The long trip is the substance of the story, which has her in the same compartment as Ljoha (Borisov), a hard-drinking boorish Russian whom she avoids as much as possible, even getting off the train at one point, considering aborting her journey.  But she gets back on before the train leaves, and she makes some effort to be civil to Ljoha, who is full of questions about her.  They strike what appears to be an amicable place where she seems to be letting him in.

            What will happen in their time together?  We will see, but, unfortunately, it won’t be very understandable.  The biggest fault in this movie is the lack of backstory for any of the characters to make their actions make sense.  Laura’s and Ljoha’s relationship is off and on, but the reasons for their shifts (first one, then the other) are unknown, partly because the script offers no explanation, but also because we don’t have any information about their backgrounds.  They’re all a little like the paper dolls that young girls used to play with; they might have a complete wardrobe, but the child must provide the drama.  

            None of the characters are admirable (or even likeable), and the train ride soon makes the viewer claustrophobic.  It looks like Laura never bathes (at one point on the train she tries to brush her teeth, but there is no water from the tap) or washes her hair.  She resists others, then goes along, often passively; we are given no idea of what she really cares about.  Irena, her apparent lover in Moscow, suddenly becomes distant on the phone the day after Laura leaves and apparently hasn’t followed through in making trip plans, which Laura thinks she had made.  Ljoha is especially vague and contradictory, seeming to have no sense of boundaries initially, yet in the end is impenetrable.  He appears to be a dimwit at first, but suddenly he seems to be able to make anything happen.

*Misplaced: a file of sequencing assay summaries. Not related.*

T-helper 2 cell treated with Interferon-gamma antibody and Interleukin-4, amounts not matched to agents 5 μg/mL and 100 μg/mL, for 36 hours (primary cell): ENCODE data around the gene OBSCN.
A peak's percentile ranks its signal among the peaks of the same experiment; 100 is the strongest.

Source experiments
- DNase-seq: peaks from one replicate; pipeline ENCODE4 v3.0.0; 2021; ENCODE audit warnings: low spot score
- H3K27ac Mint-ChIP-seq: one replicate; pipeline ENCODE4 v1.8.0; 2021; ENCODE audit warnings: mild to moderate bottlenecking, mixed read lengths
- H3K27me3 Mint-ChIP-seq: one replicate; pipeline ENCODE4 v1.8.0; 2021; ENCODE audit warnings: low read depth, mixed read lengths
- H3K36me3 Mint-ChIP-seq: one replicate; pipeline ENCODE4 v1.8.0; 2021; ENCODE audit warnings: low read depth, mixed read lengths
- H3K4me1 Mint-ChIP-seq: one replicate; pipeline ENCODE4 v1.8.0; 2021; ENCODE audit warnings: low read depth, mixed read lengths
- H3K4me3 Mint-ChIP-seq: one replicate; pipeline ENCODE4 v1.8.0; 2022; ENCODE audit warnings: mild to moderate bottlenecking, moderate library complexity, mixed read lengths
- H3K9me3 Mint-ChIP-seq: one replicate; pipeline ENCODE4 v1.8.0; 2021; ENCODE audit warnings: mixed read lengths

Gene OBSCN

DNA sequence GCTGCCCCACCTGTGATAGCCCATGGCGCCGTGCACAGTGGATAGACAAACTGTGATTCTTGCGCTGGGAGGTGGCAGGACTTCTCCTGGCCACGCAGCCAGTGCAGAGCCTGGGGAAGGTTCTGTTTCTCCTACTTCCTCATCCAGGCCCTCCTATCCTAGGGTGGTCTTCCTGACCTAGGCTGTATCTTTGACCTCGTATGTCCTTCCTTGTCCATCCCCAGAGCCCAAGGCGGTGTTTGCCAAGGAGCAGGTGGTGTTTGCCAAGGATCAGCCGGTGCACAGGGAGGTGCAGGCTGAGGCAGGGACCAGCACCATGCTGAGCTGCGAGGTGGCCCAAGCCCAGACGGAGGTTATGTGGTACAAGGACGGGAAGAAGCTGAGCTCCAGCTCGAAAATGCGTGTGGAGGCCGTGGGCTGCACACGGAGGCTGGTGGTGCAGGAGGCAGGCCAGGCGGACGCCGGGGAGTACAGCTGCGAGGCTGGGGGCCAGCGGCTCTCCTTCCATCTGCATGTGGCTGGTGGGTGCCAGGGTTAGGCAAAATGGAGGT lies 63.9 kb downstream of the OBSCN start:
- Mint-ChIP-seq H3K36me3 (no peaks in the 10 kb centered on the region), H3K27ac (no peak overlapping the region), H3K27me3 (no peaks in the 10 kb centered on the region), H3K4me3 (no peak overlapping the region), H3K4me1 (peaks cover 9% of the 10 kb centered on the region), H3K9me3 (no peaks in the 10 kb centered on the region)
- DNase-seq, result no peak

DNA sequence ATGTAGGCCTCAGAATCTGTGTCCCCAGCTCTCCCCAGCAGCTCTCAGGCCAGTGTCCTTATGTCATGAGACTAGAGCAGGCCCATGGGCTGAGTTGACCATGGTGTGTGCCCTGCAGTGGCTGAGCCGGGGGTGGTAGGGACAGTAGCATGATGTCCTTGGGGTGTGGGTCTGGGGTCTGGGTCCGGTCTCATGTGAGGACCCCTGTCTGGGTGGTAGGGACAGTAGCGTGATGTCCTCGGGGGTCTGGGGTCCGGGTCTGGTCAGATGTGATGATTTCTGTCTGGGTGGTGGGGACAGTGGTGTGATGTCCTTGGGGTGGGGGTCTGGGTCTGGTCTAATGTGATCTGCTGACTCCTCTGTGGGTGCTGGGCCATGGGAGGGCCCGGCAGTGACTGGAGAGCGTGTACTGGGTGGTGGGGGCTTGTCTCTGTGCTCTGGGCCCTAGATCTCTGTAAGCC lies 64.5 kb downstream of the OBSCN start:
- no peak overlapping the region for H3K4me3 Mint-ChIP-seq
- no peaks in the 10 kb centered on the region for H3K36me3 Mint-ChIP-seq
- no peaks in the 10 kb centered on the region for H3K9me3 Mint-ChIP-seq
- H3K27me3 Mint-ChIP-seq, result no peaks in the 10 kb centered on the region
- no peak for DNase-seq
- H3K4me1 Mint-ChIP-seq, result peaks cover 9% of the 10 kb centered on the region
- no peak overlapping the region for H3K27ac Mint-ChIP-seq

This seems to me like a non-story devoid of characterization or much of a plot.  And if you think you might get a glimpse of the Murmansk Petroglyphs, sorry.


Imagine a long journey into the arctic north with a roommate from hell in your compartment and no way to turn around and go back to where you came from.


Grade:  D                              By Donna R. Copeland 


Mark Rylance     Zoey Deutch     Dylan O’Brien     Johnny Flynn     Simon Russell Beale

            A lowly tailor plays a bait and switch game when he is involved in complicated situations with some of his customers, most of whom are criminals.  He can weave a convincing story on the spot, which saves his life numerous times and provides us with great entertainment.  Director Graham Moore (who wrote the script for The Imitation Game) and co-writer Johnathan McClain’s script is a wonder in itself with its constant situational changes suffused with threat and requiring immediate action—all while being intelligently calculated.  Background stories of all the main characters are dribbled out deliberately and explain why the person we see is who he/she is.  “Ah ha!” moments will occur throughout the viewing time for this movie, which is also part of its enjoyment.